Monday, April 22, 2013

I am right; you are evil

'Never hate your enemies,' Michael Corleone advised, 'it affects your judgement.' In politics this holds true (although always remember that in politics your opponents are on the other side; your enemies are generally behind you).

Via Tim, David Friedman has written a very interesting piece about what the important dividing line should be in politics: not whose side am I on; but what is the right answer. David's politics are 'purer' than mine. He espouses an "extreme version of free market capitalism", and has been debating with both 'pure' libertarians like Murray Rothbard and Marxist anarchists like Robert Wolff. Friedman found that both classified the world into good and evil men, although each would disagree about which side was which.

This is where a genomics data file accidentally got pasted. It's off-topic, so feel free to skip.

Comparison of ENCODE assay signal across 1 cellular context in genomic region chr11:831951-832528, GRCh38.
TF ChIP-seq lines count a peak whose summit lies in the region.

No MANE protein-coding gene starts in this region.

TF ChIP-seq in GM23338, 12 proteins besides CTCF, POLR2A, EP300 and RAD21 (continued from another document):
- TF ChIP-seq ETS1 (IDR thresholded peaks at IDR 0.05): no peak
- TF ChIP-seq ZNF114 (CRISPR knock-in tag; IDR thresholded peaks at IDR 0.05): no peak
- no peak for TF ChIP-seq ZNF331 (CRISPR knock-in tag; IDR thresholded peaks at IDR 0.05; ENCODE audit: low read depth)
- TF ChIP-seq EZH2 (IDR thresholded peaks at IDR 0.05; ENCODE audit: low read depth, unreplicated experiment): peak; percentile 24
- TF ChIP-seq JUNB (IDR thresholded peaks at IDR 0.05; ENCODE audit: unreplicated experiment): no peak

I have made this point before myself in the context of British politics:
Weighting your arguments on the basis that your opponents are wicked sub-human scum is intellectually sterile. Why bother assessing the actual merits of anything? We are right because we are good; you are wrong because you are bad. It's a standard of political analysis that would shame a three year old. Worse than that, it's a line of argument with seriously dodgy antecedents. Maybe Charlie should take a little look at the sort of people that label their political opponents cockroaches or rats and consider whether he thinks this is the sort of thing he's proud of doing.
It's always better to ascribe good faith to your opponents and be disappointed if needs be. Life is sufficiently complicated to support more than one theory, without all the others being evil.

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